Probiotic products have been selling well in Japan under the Covid-19 outbreak. According to Yakult Honsha year-on-year sales results, the sales volume* of Yakult branded probiotic products increased by 11.5% in March and 10.3% in April 2020. The company said that consumers are increasingly concerned about the spread of the novel coronavirus, and their interest in probiotics and promoting immunity has been increasing.

Meanwhile, Meiji Holdings also announced that the value sales of its dairy products, including yogurt, has been seeing positive growth during February and April in 2020, and the year-on-year growth rate registered 7.4% in March, for example. Particularly, functional probiotic yogurt products are selling well, according to the company.

In Japan, yogurt and yogurt drinks are not only the probiotic products that have seen growth. According to the National Supermarket Association of Japan, Natto and other fermented products, such as kimchi, have sold significantly well in April. Natto has seen some shortages. Natto is fermented soybeans, rich in probiotics, vitamins, and minerals, which is known as a superfood among Japanese consumers, while kimchi is Korean style fermented cabbage.

Although Covid-19 cases in Japan are relatively low, Covid-19 has spread all over Japan. However, only one prefecture called Iwate, out of 47 in the country still has zero Covid-19 cases. Media, including overseas, started to be curious about why and how the prefecture addresses the disease. One of the main reasons could be the low population density. Iwate is the second largest prefecture by area size after Hokkaido, and just over one million people live there, nearly 80 times less populated than Tokyo. The prefectural government also proactively took Covid-19 preventing measures, such as self-isolation, which helped to prevent the spread of the disease.

However, there are also other interesting statistics. Japanese Ministry of Internal Affairs and Communications collects the data of consumption of particular household products, including different food categories, at the level of prefectural capital. Accordingly, the average yogurt consumption by value per household, Morioka, the city of Iwate prefecture came top among 47 cities between 2017 and 2019, spending nearly JPY 17000 ($158) per household every year. For natto consumption, the city was second top in the country. These figures show the consumers in Iwate prefecture consume yogurt and natto far more than Japan’s average. The local nutritional expert, Kyoko Kimura, an associate professor of the Faculty of Nutritional Sciences at Morioka University, claimed that the high consumption of these products has been effective in preventing ‘general’ infections.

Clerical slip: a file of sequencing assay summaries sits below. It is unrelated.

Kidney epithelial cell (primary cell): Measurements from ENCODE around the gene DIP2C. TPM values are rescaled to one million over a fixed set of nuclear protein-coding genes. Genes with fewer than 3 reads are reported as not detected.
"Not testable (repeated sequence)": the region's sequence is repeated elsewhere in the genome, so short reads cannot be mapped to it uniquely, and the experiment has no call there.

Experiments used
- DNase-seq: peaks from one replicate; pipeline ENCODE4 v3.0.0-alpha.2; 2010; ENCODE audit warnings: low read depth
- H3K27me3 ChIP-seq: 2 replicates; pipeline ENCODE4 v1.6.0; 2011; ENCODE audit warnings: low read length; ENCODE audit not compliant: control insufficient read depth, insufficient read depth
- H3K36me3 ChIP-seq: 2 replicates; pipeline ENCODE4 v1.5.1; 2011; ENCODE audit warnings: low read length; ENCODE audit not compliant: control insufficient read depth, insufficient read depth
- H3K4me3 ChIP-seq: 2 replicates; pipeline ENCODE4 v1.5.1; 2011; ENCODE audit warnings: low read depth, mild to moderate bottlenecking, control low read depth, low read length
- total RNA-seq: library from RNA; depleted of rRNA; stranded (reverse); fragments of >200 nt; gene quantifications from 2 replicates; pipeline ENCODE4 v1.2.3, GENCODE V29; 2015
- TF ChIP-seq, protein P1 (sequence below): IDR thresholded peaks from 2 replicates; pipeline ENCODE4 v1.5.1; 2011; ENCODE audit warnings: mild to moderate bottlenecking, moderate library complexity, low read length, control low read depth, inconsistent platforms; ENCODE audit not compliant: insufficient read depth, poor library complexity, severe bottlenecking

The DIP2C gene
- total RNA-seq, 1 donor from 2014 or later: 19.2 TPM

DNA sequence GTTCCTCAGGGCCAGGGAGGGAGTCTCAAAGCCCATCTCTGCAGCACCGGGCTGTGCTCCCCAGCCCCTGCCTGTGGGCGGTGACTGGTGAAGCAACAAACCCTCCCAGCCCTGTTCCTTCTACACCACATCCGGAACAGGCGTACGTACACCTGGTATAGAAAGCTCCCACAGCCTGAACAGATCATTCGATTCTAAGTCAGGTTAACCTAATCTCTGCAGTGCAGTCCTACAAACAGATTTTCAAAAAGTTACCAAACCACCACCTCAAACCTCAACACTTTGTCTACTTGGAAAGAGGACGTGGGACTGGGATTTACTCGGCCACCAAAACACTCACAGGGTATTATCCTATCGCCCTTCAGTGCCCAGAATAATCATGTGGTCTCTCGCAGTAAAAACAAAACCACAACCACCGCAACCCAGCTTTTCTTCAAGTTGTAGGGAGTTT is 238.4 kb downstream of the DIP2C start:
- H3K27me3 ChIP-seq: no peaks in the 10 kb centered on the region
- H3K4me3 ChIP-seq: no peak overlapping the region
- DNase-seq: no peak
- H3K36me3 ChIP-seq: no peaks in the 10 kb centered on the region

Indeed, in Japan, dairy manufactures in particular, are trying to capitalise on the growing popularity of probiotics, offering varieties of packaging types to meet different consumption occasions. For example, Meiji’s core functional Probio R-1 has released a large pack for increasing at-home consumption.

Probiotics are recognised as a healthy ingredient outside of Japan too. According to GlobalData’s survey held in 2019, 58% of global consumers say that probiotics have a positive impact on their health**. After the Covid-19 experience, health attributes will be even more influential on consumers’ purchase food and drink decisions. Observing Japan’s case, probiotics will have great potential in product innovation.

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